Born in Enfield, Middlesex, in 1946, Almond displayed an interest in music from an early age, helped by the fact that his father was a drummer – although percussion was only one of the categories of instrument on which he started to learn. He was also quick to learn from his father’s collection of records, which included a lot of '40s jazz by the likes of Benny Goodman and Woody Herman. Alto saxophone became his first instrument, but he also became proficient on tenor sax and eventually achieved professional mastery on seven others, including various keyboard instruments and the vibraphone. 

He had turned professional before finishing high school and played in various groups as a teenager, including a big band under the direction of Wally Johnson. His late teens coincided with the British beat boom, but Almond was working with sounds and instruments far removed from what was sweeping popular music out of Liverpool and Manchester. Rather, he led a jazz combo of his own for a time and played with a group called Tony Knight’s Chess Men before he found an extended berth, lasting a couple of years in a relatively prominent young outfit, Zoot Money’s Big Roll Band. Following Money’s breakup of the band (to join Eric Burdon’s psychedelic-era Animals), he joined the Alan Price Set, and then signed on to John Mayall’s Bluesbreakers in June of 1969. By the end of the year, with the encouragement of producer Mike Vernon, he had cut his first solo album, Patent Pending, credited to the Johnny Almond Music Machine, on which he played a half-dozen instruments. A year later came his second solo album, Hollywood Blues, also credited to the Johnny Almond Music Machine. 

His biggest success came, however, when he joined up with his fellow Bluesbreaker alumnus, arranger/multi-instrumentalist Jon Mark to form the Mark-Almond Band, which lasted for most of the '70s (with a breakup in the middle) and generated a lot of great press and reviews, even if they didn’t sell huge numbers of records after the early part of the decade. Since the late '70s, Almond has worked primarily as a session musician, but his name recognition is such that his 1969-1970 solo albums have found an audience on compact disc in the 21st century, at least in Japan and Europe.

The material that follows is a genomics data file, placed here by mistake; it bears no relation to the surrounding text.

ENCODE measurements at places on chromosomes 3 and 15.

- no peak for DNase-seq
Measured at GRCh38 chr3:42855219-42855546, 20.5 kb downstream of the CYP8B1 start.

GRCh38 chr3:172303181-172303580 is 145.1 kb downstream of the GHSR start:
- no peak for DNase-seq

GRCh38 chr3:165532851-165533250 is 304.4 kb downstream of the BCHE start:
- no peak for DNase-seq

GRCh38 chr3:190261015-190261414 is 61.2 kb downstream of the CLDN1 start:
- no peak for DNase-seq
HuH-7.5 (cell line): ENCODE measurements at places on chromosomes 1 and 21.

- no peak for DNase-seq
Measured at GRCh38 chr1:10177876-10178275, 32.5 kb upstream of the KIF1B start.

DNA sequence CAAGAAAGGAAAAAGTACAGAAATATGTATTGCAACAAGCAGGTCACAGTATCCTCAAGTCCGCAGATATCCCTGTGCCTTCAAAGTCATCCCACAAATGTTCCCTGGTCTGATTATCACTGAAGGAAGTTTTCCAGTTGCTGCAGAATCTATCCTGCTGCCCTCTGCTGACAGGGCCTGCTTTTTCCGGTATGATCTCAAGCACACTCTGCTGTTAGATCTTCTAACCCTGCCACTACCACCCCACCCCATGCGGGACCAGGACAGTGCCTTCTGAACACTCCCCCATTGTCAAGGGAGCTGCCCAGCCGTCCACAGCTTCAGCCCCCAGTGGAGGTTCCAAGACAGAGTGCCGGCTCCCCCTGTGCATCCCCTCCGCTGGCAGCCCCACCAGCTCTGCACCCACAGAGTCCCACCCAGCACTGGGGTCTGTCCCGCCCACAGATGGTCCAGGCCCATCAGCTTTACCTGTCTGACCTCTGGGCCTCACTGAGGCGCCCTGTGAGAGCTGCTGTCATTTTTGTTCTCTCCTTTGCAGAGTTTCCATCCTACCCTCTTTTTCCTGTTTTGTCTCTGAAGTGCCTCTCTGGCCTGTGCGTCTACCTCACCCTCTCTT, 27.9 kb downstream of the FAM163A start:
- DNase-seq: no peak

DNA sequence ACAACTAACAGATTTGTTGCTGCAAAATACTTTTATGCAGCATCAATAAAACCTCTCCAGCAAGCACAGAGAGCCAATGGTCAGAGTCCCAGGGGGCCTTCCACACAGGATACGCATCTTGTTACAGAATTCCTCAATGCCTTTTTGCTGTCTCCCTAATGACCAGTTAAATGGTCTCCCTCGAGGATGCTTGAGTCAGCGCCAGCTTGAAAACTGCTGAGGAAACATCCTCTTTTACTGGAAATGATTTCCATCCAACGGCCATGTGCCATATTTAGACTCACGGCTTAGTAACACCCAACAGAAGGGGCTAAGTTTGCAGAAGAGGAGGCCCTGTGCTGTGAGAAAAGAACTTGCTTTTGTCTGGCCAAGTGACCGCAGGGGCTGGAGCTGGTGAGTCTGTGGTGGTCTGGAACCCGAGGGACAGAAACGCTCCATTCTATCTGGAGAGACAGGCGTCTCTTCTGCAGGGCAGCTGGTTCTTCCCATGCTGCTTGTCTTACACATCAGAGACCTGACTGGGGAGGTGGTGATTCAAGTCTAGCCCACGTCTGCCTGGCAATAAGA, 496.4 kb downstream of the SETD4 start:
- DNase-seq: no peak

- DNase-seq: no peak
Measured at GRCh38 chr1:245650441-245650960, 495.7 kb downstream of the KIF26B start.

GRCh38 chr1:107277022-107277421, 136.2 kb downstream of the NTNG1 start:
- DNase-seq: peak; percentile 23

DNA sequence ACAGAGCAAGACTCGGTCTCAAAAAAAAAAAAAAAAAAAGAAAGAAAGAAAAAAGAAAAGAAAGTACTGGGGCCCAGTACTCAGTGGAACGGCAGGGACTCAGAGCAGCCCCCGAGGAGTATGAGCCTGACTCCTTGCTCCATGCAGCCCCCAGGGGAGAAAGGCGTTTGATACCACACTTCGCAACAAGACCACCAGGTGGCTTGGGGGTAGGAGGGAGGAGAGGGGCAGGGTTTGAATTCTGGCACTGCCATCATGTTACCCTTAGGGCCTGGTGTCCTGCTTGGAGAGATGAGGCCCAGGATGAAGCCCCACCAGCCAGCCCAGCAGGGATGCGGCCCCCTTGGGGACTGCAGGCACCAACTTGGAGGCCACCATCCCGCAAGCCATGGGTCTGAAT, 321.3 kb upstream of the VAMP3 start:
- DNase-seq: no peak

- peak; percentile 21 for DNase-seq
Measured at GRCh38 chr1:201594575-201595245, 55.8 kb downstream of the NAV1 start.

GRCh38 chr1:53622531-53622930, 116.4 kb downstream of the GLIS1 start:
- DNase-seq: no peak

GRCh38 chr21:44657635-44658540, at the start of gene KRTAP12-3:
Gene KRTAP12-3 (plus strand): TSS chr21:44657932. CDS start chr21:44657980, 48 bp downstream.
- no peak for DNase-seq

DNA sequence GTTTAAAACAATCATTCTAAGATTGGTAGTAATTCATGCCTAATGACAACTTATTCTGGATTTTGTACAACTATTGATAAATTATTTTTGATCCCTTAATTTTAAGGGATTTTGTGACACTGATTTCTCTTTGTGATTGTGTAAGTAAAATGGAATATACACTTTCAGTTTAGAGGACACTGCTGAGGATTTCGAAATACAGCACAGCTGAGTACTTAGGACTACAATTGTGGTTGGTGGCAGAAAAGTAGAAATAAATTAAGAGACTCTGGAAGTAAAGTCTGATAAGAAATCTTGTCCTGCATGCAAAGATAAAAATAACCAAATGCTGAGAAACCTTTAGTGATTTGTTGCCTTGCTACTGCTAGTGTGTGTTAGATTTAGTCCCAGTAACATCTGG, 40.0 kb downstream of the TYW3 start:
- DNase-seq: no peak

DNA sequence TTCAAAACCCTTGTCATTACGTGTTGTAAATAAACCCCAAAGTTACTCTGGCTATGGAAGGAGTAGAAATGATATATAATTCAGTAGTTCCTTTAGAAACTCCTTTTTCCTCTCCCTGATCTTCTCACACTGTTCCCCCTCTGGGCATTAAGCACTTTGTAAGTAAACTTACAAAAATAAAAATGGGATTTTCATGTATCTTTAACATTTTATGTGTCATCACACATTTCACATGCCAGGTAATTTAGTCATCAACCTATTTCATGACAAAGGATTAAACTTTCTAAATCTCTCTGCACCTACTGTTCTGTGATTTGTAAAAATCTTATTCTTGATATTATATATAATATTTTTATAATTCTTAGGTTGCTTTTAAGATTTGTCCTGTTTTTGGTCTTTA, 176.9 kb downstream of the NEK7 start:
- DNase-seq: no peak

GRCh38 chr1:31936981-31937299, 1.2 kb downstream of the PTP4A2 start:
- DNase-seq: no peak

A stone groover from British multi-instrumentalist Johnny Almond – stepping out here on a range of instruments that includes tenor, alto, flute, organ, vibes, and mellotron! Like Almond’s other session from the time, the set’s got a tightly arranged groove that feels a lot like some of the best funky soundtrack work of the late 60s – an approach that has the larger band vamping in a mix of electric and acoustic instrumentation, while Almond soars out on expressive solos that nicely shift with the feel of each track! A few numbers take on a slightly exotic feel that we really love – using heavy percussion and a bit of effects to emphasize the groove – and a good part of the credit for the strength of the album should go to drummer Alan White, who’s really cutting it up nicely here! Titles include a version of Yusef Lateef’s “Before Dawn”, plus the original numbers “Tales Of Junior”, “Solar Level”, “Voodoo Forest”, “Pequeno Novo”, and “To RK”, a great tribute to Roland Kirk! (Dusty Groove)…